No Breach Of Fiduciary Duty In Unique Trust Lawsuit

The Arkansas Court of Appeals recently ruled in an interesting case that a trustee's encumbrance of trust property did not, under the specific circumstances involved in the dispute, constitute a violation of the trustee's fiduciary duties.  Ordinarily such actions are looked down upon, but this case is an instance in which the unique facts involved apparently warranted a slight departure from the general rule.  

Specifically, on September 9, 2009, the Arkansas Court of Appeals issued its decision in the case of Hanna v. Hanna, #CA08-1256, which was an appeal from Washington County Circuit Court.  The ex-wife had sued her ex-husband for self-dealing, breach of fiduciary duty, and mismanagement of assets in their children's trusts.  The ex-wife had received a $16 million divorce settlement, and the ex-husbanddirected his chief financial officer to form a plan to gather the money (the couple had owned a successful candle company and several other entities) . 

Long story short, the ex-husband obtained loans to raise the funds and also used company assets as collateral for loans to company officers totaling $3 million.  The ex-wife brought the above-described claims against the ex-husband, and he defended arguing that he had not known it was wrong and that he had done it in the best interest of the children.  In doing so the ex-husband offered evidence that it was to the company's advantage that he settle, which he could only do by pledging company assets, and that the bank would not have funded the loan absent using company assets as collateral.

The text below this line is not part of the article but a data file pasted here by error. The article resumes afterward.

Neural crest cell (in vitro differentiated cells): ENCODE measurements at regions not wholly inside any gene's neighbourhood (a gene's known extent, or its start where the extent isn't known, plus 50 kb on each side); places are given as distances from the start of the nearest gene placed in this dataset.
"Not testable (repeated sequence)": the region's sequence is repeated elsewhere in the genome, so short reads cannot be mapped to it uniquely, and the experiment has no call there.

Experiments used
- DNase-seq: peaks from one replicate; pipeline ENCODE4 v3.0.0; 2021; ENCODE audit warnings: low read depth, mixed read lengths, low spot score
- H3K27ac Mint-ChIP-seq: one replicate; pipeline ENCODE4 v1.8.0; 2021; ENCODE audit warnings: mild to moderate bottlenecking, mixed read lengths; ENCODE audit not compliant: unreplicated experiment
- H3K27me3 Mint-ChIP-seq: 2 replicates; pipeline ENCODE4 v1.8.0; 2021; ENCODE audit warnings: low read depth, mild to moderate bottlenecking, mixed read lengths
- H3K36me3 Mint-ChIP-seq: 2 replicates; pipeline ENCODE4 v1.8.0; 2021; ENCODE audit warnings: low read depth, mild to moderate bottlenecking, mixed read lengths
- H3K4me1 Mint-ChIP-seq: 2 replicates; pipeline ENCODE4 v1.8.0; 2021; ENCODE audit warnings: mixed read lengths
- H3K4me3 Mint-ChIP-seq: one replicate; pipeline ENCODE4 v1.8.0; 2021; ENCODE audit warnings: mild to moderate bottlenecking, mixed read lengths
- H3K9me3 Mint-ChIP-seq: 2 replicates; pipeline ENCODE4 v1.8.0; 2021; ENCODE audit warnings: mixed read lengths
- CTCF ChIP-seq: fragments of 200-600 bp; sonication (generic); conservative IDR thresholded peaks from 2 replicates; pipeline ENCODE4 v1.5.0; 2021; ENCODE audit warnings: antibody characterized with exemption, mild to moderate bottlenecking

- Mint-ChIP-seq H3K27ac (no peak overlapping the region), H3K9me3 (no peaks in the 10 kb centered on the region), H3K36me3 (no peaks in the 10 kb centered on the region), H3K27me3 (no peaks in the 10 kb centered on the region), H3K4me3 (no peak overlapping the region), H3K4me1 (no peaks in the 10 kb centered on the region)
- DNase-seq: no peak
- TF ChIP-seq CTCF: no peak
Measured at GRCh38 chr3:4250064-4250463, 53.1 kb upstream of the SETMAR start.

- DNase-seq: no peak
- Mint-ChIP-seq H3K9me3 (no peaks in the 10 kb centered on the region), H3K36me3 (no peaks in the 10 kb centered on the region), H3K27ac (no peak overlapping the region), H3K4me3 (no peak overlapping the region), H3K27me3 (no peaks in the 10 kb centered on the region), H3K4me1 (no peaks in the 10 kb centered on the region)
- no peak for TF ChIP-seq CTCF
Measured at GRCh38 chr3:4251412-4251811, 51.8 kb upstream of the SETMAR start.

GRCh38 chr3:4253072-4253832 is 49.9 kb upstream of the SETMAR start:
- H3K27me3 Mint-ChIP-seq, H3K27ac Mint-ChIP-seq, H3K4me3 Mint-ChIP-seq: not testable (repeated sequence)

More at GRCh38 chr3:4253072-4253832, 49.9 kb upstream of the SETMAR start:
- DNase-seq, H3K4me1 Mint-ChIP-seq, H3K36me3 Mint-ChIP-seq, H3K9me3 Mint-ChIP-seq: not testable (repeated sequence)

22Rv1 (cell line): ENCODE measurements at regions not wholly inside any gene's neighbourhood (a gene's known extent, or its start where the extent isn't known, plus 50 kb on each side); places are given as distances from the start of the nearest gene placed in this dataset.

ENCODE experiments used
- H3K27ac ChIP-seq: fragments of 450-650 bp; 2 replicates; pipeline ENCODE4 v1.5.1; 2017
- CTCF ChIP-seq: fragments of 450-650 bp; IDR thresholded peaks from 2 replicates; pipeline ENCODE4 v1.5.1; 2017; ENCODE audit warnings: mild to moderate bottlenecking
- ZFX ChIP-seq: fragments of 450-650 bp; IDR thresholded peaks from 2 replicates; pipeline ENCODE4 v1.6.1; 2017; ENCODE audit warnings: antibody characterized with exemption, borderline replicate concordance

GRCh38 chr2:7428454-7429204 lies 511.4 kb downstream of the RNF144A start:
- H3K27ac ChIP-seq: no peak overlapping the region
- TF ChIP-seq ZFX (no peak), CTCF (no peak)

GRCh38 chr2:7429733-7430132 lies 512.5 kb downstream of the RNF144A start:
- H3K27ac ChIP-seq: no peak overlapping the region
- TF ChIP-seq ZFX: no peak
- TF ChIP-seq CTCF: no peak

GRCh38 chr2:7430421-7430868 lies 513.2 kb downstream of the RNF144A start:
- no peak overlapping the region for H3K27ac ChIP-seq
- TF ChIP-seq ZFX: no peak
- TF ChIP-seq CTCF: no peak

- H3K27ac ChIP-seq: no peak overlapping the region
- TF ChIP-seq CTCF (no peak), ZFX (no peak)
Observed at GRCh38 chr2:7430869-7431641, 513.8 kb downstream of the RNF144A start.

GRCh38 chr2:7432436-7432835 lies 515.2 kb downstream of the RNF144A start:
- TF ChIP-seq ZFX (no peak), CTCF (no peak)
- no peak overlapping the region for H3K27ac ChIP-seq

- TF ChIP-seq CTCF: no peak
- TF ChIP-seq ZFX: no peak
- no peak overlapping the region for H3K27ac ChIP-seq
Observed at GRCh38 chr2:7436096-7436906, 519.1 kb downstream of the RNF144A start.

Ultimately the trial court declined to award damages to the trusts or set aside the loan transactions, but did order the ex-husband to remove company assets as collateral for the officers' loans totaling $3 million.  The Arkansas Court of Appeals affirmed the trial court's decision, holding that this was not a situation in which a trustee was using trust assets solely to pay for his divorce settlement, nor was it an instance in which the trustee's actions failed to benefit the trusts.  The Court instead ruled that the parties to the lawsuit, the companies, and the trusts were all intertwined, and that the ex-husband's actions to carry out the divorce settlement in effect protected them all.  The Court did make clear, however, that its ruling was "confined to the particular circumstances of this case and should not be read to permit a trustee to encumber trust property in the absence of extraordinary circumstances."